You can pick one of eight factions (which differ from the PC versions of the game) and fight up to three CPU or human enemies. Four of these organisations are CPU-controlled, and they fight it out among themselves. As mentioned earlier, the computer takes a long time to make any moves, which means the game’s not going to end that soon.
As well as selecting different regions/terrains, you also have control over a number of vehicles:
Spaceship – your freighter and main base. This is where you place any ore for the flight off-planet.
Weather Hen – this can retrieve and transport ore from the surface and return it to the spaceship. It can also use ore to manufacture Crabs, tanks and other vehicles. It functions as a tide-monitor too.
Crab – this is used to retrieve and transport ore. It may be able to carry other vehicles.
Tank – one of four kinds of Destroyer vehicles. It can attack, destroy or capture enemy vehicles.
Heap – a larger version of the tank, this is another Destroyer.
Barge – a water vehicle for transporting ore or vehicles.
Attack Boat – a water-based Destroyer.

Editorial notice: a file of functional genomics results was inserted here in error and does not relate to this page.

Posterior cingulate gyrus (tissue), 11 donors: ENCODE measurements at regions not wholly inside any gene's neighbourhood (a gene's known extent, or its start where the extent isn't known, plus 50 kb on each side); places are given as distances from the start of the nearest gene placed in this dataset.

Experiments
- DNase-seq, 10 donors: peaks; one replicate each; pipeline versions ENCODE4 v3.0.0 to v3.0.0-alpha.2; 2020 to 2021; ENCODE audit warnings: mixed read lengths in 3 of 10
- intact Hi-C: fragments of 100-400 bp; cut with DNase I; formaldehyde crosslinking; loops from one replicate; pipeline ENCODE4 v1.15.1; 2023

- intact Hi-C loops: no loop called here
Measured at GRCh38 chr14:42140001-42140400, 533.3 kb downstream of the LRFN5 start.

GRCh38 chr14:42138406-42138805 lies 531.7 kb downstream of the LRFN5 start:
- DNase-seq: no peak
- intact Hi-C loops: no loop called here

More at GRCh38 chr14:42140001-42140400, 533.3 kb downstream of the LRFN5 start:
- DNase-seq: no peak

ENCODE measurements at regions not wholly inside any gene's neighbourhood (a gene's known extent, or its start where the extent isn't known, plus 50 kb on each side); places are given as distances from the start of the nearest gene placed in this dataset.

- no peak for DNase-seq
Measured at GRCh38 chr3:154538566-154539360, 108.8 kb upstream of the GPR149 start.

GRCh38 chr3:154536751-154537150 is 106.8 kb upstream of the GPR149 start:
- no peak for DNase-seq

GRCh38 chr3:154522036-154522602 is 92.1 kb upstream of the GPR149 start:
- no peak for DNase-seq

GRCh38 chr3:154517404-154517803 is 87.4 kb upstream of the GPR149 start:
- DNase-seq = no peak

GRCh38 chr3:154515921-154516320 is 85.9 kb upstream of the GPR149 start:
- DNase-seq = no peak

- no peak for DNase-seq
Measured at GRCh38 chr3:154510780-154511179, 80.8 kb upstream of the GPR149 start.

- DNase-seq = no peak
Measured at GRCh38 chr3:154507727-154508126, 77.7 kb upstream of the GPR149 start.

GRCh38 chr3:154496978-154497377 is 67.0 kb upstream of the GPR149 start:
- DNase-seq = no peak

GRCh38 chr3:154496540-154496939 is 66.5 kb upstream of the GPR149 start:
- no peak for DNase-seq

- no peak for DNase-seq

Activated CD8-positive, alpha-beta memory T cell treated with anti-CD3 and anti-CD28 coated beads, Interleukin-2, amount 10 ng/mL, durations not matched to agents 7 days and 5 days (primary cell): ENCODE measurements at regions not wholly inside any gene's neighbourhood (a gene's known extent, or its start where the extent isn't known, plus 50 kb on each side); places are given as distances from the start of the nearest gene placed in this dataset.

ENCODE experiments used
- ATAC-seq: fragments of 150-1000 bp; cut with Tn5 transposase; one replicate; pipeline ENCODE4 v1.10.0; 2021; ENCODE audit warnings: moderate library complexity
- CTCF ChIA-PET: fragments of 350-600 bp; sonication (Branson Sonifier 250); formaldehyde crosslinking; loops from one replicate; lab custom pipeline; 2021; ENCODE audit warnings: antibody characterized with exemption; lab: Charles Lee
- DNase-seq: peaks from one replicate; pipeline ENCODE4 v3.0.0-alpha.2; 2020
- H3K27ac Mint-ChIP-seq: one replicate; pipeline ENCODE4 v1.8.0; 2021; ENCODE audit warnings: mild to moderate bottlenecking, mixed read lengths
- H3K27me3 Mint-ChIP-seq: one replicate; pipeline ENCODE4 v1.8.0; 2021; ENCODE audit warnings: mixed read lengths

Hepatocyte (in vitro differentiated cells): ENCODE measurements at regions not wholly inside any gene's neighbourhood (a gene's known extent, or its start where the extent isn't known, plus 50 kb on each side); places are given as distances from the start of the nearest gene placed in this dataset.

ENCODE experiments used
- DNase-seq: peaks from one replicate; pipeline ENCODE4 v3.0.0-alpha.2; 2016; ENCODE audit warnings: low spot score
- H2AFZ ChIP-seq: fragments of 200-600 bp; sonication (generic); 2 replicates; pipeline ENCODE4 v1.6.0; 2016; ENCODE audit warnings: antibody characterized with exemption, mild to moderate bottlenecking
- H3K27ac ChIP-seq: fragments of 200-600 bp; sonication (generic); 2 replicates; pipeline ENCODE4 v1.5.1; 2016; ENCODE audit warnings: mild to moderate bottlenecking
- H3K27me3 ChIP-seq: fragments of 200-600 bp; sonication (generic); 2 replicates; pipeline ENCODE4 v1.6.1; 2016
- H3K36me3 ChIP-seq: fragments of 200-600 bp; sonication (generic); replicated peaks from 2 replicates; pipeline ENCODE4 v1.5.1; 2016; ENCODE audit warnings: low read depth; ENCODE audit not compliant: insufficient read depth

Pontoon – used to enable land vehicles to cross the water. It blocks the way of boats and barges.
Laser Turret – the last type of Destroyer, attached to each of the three pods of the spaceship.
Pressing Select during the main game brings up an options menu:
Exit - return to the game.
Terrain Map – a hex-based illustration of the level, showing vehicles, bases and current tides.
Alliance – create a peaceful alliance with another mining organisation.
Repair Turrets – fix any base turrets that have been damaged by enemy fire.
Lift Off – leave the planet surface from Turn 21 onwards.
Load – load a saved game.
Save – save your game.
Setup - set the number of joysticks in use, and choose the music. You can turn off animations as well.
Pressing A at various points in the main game will enable a menu at the bottom of the screen, with eight icons:
Move Vehicle – click on the vehicle and use the first icon to move it around the surface.
Action – use this second icon when highlighting the spaceship to deploy new vehicles. It is also used for other functions by vehicles such as the tanks.
Open Fire – this third icon is used to attack enemy vehicles when you are in range.